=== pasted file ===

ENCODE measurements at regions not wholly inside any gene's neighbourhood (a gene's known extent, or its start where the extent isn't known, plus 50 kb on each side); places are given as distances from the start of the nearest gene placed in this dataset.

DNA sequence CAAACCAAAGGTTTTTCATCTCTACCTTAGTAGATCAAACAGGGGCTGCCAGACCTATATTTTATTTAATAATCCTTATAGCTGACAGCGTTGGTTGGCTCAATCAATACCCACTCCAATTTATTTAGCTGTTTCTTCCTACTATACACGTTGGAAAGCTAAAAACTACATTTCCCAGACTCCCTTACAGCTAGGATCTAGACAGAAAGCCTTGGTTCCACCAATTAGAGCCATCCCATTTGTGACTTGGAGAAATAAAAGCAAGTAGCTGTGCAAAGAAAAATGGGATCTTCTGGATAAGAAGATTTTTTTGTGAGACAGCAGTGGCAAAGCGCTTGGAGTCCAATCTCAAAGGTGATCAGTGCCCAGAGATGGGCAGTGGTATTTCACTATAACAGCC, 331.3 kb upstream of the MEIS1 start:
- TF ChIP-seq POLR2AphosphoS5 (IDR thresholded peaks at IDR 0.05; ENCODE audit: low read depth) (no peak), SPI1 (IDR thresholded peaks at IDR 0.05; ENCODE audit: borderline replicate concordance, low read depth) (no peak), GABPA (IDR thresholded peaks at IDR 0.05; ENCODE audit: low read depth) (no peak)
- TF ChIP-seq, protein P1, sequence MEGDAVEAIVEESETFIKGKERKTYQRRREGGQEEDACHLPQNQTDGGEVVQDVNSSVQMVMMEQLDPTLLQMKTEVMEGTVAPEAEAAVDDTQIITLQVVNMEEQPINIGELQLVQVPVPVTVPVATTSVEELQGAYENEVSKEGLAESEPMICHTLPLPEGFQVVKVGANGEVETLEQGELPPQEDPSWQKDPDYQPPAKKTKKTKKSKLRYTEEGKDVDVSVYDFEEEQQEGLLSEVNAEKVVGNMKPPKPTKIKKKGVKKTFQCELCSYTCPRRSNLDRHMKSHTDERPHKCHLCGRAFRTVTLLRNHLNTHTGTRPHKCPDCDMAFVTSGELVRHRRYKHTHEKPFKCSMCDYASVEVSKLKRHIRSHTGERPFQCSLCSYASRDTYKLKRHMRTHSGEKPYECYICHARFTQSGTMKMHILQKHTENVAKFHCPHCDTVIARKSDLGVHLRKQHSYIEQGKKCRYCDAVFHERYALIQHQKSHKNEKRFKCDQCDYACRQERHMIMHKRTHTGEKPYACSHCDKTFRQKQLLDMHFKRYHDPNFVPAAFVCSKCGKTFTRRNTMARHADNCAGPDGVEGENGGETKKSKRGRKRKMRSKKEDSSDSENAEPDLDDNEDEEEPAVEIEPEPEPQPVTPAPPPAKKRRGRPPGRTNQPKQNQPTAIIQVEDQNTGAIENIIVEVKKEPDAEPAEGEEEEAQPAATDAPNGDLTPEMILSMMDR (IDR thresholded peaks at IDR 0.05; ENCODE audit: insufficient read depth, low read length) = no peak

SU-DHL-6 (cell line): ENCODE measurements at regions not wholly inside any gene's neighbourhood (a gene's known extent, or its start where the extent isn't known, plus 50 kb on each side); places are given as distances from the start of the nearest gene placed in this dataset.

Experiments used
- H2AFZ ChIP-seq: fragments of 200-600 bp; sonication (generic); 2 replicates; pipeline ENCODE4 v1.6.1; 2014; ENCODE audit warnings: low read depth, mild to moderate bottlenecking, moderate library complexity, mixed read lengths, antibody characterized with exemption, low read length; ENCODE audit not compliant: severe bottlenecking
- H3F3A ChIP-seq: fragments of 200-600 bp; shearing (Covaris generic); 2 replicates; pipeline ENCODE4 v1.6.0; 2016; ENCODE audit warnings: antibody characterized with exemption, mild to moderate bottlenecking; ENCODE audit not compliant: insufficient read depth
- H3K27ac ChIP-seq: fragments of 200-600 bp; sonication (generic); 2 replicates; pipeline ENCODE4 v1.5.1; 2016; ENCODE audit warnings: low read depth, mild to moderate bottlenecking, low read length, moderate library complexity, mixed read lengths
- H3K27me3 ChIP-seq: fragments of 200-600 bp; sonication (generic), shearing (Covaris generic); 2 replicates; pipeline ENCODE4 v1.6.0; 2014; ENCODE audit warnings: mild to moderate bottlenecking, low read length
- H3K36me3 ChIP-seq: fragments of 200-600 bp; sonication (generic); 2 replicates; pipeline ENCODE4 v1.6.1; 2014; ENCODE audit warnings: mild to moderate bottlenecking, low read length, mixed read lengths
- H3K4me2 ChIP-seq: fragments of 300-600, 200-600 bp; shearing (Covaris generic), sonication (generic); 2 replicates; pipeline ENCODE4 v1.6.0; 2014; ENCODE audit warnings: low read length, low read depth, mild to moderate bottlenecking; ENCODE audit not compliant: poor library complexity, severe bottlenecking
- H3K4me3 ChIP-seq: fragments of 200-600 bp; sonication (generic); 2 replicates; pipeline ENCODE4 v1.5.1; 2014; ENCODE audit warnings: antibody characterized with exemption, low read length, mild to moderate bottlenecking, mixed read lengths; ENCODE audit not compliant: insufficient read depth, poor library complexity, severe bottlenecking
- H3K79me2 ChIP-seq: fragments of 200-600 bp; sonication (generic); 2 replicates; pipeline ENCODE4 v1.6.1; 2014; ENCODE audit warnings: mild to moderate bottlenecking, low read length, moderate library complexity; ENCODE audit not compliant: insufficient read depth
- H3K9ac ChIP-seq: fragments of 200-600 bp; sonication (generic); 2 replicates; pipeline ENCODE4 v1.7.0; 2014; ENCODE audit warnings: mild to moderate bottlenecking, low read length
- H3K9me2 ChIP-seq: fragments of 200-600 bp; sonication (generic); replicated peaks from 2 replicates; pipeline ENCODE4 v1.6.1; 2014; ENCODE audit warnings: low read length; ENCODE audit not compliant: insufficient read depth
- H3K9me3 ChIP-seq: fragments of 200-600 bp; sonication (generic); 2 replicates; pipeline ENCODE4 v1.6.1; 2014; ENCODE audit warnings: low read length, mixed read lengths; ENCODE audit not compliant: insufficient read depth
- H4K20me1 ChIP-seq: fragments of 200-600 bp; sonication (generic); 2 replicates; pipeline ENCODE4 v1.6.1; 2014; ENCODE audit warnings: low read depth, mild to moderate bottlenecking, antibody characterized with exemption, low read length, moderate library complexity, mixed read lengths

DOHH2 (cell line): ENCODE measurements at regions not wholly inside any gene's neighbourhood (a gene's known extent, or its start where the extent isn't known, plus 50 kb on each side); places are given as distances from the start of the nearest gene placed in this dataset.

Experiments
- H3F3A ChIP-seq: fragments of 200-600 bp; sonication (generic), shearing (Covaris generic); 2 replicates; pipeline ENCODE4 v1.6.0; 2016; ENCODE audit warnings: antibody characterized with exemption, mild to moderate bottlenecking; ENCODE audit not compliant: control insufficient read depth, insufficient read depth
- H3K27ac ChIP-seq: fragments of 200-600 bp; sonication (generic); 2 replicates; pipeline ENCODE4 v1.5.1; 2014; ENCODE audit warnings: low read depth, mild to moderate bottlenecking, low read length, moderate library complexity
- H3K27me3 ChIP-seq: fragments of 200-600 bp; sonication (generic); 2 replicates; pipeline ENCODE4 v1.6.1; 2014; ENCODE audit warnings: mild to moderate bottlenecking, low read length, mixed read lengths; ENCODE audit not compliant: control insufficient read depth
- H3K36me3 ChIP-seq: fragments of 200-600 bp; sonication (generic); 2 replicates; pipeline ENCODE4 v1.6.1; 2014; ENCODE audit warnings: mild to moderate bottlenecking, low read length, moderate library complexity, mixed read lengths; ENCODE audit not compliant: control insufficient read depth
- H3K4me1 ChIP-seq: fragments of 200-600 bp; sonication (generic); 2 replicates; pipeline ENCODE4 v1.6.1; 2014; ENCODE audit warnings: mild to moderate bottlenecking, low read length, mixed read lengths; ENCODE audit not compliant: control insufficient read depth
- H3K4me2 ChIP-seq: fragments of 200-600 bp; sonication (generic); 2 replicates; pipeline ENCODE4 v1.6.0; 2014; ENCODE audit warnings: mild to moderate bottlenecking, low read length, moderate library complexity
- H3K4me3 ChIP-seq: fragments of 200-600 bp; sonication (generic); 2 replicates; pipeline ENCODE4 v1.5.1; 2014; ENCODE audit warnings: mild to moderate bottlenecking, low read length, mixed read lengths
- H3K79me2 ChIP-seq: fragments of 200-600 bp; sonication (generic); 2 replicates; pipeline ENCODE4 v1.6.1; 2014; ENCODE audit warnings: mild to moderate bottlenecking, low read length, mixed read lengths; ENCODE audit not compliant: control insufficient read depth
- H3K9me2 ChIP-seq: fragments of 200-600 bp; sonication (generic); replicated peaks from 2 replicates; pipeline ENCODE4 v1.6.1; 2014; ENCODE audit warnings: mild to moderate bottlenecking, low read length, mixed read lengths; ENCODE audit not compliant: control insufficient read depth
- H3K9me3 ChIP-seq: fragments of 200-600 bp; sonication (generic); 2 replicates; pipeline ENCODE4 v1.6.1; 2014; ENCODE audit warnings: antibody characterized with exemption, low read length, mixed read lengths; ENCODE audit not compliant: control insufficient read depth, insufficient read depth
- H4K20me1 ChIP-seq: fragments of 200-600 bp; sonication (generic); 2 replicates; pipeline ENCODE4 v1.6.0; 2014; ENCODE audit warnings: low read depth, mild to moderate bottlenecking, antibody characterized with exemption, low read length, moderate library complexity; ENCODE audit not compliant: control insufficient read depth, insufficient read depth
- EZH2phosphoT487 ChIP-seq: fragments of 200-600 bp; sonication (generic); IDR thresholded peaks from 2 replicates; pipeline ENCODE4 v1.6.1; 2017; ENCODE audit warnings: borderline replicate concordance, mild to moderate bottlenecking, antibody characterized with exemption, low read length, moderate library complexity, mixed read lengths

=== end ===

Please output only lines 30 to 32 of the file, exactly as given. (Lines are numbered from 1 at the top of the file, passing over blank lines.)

- H3K9me3 ChIP-seq: fragments of 200-600 bp; sonication (generic); 2 replicates; pipeline ENCODE4 v1.6.1; 2014; ENCODE audit warnings: antibody characterized with exemption, low read length, mixed read lengths; ENCODE audit not compliant: control insufficient read depth, insufficient read depth
- H4K20me1 ChIP-seq: fragments of 200-600 bp; sonication (generic); 2 replicates; pipeline ENCODE4 v1.6.0; 2014; ENCODE audit warnings: low read depth, mild to moderate bottlenecking, antibody characterized with exemption, low read length, moderate library complexity; ENCODE audit not compliant: control insufficient read depth, insufficient read depth
- EZH2phosphoT487 ChIP-seq: fragments of 200-600 bp; sonication (generic); IDR thresholded peaks from 2 replicates; pipeline ENCODE4 v1.6.1; 2017; ENCODE audit warnings: borderline replicate concordance, mild to moderate bottlenecking, antibody characterized with exemption, low read length, moderate library complexity, mixed read lengths